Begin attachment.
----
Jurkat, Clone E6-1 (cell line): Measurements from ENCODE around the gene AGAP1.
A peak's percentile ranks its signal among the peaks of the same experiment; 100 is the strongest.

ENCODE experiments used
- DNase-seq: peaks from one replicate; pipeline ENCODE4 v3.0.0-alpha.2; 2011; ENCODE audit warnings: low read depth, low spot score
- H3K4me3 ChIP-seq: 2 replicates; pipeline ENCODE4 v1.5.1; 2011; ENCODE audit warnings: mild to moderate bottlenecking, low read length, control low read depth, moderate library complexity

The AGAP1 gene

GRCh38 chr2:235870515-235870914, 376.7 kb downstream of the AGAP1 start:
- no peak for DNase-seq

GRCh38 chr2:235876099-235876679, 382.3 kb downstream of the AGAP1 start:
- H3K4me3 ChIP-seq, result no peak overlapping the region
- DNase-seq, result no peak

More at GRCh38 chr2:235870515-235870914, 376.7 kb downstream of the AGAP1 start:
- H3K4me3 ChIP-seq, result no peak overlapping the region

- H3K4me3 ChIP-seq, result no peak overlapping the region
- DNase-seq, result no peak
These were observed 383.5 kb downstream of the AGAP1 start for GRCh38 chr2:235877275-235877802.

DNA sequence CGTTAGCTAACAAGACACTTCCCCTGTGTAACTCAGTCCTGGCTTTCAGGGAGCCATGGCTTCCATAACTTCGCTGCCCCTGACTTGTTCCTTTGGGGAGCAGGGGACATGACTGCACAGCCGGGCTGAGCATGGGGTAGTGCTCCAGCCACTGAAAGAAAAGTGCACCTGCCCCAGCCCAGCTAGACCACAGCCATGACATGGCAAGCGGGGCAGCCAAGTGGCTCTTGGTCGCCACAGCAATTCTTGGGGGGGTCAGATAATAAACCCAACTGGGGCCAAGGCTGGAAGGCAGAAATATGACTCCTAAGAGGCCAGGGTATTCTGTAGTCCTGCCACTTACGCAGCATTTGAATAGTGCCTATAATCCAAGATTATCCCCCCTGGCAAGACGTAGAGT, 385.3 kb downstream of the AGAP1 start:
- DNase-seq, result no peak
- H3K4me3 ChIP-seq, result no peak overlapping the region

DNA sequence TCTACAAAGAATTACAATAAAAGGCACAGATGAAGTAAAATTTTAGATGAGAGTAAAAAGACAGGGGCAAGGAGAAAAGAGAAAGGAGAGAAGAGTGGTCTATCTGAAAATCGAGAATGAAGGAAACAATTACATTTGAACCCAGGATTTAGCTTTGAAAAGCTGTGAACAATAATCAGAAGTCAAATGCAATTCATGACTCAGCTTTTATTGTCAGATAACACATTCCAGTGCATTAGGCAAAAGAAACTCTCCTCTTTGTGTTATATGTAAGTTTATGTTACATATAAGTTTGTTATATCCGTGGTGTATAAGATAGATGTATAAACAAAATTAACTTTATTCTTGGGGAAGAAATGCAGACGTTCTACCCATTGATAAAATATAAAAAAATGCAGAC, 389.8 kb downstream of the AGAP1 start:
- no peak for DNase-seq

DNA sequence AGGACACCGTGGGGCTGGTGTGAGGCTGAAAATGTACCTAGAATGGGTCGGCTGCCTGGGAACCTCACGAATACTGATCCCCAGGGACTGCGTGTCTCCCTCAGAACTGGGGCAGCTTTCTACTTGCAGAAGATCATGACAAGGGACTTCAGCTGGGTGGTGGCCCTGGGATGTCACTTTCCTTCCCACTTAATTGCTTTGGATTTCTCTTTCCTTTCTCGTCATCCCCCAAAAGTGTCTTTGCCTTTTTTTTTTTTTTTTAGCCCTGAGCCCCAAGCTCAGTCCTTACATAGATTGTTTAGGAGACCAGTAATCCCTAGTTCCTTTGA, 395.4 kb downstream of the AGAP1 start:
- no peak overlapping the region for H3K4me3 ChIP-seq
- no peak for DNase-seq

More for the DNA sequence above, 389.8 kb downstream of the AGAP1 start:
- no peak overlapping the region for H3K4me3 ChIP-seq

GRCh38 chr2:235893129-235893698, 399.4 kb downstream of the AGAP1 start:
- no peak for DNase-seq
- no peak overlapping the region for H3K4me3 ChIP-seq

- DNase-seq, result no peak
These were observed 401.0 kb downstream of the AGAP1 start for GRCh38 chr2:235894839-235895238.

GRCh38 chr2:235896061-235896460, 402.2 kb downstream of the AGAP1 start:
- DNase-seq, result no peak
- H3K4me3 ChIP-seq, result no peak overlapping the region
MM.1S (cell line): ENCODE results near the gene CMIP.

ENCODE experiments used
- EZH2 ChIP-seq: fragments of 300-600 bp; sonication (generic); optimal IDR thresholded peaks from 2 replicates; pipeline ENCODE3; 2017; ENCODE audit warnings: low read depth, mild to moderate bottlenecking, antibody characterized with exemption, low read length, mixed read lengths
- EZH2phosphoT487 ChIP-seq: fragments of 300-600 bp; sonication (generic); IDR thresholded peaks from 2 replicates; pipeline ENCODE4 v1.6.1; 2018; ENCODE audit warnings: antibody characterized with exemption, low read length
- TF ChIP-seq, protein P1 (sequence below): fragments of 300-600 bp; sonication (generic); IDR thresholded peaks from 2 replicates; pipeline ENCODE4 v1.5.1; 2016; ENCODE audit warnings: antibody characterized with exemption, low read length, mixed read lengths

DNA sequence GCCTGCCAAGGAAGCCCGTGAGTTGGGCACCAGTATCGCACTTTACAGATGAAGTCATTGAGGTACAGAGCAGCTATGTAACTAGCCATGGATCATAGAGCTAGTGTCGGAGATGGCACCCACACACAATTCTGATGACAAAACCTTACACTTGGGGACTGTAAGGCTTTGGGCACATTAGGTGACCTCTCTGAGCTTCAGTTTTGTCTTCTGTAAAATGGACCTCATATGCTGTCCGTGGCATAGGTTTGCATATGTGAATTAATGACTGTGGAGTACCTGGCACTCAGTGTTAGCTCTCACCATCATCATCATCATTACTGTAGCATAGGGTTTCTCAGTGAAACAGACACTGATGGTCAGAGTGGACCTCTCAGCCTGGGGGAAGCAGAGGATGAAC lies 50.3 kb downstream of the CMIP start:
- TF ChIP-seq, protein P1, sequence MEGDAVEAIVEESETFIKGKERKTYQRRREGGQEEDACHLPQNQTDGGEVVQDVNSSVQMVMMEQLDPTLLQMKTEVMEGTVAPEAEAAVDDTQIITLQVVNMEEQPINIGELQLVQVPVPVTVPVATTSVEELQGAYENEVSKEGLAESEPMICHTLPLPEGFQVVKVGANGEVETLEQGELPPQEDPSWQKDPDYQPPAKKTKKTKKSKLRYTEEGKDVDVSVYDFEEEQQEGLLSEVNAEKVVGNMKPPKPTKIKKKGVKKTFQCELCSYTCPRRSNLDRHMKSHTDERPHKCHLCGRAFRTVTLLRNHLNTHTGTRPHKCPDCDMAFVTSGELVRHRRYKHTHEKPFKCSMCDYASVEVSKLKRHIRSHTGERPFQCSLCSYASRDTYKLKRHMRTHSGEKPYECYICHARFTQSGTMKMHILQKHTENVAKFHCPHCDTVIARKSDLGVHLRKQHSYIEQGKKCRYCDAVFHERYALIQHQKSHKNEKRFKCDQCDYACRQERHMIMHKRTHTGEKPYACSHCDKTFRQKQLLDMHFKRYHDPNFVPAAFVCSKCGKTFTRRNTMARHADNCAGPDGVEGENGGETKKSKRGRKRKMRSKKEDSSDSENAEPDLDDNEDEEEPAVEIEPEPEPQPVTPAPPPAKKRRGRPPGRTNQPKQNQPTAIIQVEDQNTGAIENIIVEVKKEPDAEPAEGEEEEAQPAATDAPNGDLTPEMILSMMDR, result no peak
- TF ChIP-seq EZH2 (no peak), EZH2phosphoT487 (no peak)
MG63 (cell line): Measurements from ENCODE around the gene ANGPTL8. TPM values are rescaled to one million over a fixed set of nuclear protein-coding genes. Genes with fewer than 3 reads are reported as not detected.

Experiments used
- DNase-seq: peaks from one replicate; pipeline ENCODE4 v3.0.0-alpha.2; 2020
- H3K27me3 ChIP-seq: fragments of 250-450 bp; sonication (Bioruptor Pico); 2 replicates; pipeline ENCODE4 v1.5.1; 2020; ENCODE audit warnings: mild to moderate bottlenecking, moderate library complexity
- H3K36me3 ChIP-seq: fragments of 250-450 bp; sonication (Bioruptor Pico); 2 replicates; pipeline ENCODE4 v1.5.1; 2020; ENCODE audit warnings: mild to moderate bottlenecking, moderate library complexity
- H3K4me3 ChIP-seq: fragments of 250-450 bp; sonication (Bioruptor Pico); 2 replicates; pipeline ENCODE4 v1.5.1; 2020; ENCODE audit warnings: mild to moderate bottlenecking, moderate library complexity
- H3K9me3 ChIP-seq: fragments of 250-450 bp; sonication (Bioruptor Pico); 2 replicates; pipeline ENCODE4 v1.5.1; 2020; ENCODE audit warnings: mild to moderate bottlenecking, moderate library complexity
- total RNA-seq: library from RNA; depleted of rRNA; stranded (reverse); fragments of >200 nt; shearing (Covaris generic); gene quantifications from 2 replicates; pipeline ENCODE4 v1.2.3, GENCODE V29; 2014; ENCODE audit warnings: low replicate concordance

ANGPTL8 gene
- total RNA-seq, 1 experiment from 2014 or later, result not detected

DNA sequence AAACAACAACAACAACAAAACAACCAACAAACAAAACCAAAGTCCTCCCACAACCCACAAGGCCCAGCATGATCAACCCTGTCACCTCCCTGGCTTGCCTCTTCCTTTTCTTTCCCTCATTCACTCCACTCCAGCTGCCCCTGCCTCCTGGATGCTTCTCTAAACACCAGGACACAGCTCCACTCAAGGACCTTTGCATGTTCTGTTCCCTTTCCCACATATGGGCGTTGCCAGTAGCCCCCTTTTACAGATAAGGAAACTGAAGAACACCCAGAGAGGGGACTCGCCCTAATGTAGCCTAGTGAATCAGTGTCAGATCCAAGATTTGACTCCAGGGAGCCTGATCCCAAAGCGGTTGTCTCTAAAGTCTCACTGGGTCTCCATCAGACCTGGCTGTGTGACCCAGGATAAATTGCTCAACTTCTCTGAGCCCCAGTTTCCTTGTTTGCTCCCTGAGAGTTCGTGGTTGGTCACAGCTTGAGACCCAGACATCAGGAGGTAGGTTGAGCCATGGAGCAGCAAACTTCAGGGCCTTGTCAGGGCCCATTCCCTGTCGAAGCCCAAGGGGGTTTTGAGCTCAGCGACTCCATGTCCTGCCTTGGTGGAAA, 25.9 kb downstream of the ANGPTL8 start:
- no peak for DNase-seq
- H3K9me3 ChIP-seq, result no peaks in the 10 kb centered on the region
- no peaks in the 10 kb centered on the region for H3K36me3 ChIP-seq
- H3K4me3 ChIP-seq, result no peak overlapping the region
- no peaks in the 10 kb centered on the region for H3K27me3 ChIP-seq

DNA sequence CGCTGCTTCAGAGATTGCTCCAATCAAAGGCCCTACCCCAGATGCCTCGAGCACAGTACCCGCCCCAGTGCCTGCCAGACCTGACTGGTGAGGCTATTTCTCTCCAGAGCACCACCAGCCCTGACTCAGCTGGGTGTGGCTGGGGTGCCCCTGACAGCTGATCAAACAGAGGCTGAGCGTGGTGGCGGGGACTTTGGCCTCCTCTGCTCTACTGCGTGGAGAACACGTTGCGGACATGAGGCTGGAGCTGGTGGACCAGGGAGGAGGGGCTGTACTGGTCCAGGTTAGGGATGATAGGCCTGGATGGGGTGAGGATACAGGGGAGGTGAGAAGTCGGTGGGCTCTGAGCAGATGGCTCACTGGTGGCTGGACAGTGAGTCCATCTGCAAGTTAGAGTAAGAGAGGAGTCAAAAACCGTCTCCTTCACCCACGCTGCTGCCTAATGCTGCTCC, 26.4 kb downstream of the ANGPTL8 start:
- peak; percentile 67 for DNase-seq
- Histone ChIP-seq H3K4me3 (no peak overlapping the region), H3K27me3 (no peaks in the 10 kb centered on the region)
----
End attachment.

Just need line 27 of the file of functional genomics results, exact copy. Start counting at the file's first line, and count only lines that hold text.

GRCh38 chr2:235893129-235893698, 399.4 kb downstream of the AGAP1 start: